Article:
Warning - Think carefully about 'carpets to be taken over'

Sometimes an advertisement for a flat tolet will contain a proviso, such as: 'carpets and/or curtains to be taken over, R500'. 

Be careful when answering such an advertisement. It usually means that the person advertising the flat is the tenant - not the property owner - and he or she wants to recoup some of the expenses incurred through making improvements to the flat during the period of occupation. This would probably apply especially to older premises.

When you move into a flat, your lease agreement is a contract with the owner for the rental of the property and you are therefore under no obligation to the previous tenant to buy carpets, curtains or any other fixtures or moveables.

Property owner and tenant

The parties to a lease agreement are usually the property owner and tenant. Each has specific duties in law that must be adhered to - unless both have agreed to vary or qualify these duties in particular ways.

In most written leases of residential property, common-law duties will be varied - usually in favour of the owner.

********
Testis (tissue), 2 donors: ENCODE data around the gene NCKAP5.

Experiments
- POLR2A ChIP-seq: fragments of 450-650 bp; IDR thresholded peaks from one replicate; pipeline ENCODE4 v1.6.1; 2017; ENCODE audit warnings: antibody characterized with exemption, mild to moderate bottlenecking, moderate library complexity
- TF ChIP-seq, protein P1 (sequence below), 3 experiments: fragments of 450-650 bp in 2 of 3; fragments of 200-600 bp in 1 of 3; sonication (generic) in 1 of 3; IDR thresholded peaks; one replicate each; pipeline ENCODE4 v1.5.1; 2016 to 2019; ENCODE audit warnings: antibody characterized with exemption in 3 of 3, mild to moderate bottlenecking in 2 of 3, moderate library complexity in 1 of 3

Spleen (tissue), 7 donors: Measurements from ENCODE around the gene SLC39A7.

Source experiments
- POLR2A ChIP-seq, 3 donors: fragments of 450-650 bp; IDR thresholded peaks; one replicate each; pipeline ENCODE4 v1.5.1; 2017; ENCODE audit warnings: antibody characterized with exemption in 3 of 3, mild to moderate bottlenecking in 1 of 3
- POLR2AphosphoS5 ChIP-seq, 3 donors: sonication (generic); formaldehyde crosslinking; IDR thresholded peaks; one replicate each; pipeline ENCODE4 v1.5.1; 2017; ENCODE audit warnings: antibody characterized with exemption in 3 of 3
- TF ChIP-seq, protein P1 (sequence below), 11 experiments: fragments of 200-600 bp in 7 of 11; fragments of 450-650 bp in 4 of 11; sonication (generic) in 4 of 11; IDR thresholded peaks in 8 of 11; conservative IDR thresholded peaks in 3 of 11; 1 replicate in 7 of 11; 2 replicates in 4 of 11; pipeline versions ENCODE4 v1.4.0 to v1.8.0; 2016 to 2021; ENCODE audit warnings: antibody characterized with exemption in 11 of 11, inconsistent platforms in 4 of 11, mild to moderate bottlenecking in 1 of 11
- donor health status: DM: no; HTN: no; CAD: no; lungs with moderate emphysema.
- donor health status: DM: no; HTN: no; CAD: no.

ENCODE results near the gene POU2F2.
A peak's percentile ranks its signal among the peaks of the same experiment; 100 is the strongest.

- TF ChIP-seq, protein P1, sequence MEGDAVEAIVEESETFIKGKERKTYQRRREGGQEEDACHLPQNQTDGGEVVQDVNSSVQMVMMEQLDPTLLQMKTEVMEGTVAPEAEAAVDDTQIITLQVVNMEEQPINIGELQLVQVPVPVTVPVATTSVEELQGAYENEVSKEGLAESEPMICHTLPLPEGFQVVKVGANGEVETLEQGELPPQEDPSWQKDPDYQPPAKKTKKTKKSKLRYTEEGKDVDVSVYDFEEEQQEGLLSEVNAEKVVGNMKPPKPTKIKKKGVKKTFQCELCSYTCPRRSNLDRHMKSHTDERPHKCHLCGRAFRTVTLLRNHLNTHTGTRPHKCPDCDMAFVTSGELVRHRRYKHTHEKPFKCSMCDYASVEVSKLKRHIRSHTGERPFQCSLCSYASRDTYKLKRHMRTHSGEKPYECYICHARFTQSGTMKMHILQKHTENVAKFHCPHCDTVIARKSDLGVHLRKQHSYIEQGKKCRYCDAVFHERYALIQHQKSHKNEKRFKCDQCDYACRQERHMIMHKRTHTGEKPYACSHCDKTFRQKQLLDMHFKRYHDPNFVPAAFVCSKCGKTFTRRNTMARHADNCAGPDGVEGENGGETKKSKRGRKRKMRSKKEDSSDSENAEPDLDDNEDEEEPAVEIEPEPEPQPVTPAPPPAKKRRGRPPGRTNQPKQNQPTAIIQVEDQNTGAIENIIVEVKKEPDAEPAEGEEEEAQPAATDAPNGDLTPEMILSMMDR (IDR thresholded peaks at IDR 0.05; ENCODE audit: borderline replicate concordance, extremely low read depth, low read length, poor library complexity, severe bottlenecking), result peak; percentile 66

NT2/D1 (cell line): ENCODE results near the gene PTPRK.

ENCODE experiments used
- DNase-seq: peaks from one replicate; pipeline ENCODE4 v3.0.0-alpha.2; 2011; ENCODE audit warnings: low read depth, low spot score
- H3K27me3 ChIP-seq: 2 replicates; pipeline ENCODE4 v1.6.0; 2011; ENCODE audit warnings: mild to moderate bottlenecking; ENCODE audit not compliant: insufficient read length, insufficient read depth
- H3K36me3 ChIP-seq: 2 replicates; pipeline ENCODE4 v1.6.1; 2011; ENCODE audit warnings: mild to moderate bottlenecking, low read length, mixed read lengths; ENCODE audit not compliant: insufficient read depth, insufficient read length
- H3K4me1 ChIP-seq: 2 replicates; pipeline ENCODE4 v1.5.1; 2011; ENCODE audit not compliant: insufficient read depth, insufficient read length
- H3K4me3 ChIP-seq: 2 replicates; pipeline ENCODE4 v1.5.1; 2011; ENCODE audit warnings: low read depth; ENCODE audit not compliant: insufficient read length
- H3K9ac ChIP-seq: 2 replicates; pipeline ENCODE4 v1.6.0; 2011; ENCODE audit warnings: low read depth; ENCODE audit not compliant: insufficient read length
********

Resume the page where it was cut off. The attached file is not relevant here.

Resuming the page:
DUTIES OF THE PROPERTY OWNER The prime duty of a property owner is to give a tenant occupation and control of the property. Furthermore, the owner has to maintain the property in its proper condition, subject to fair wear and tear (defined as the 'unavoidable consequence of the passage of time'). The owner must also ensure that normal running repairs to the property are carried out.

A second important duty of the owner is a guarantee that the tenant will enjoy the undisturbed use and enjoyment of the property for the duration of the lease. This duty has three facets:

  • The property owner must not unlawfully interfere with the tenant's rights although he or she is entitled, in certain circumstances, to interfere lawfully if, for instance, the tenant has to vacate the premises temporarily to allow necessary repairs to be done. Although an owner also has a right of inspection, this right must be exercised in a reasonable manner.
  • The owner must protect the tenant against being disturbed by 'third parties' who may claim a stronger right to the property than the tenant. For example, if you sub-let property from a lessee whose lease is invalid (perhaps because it has not been drawn up properly), you could be evicted by the original owner of the property. If this happens, the person who sub-let the property to you is obliged to protect you from being evicted.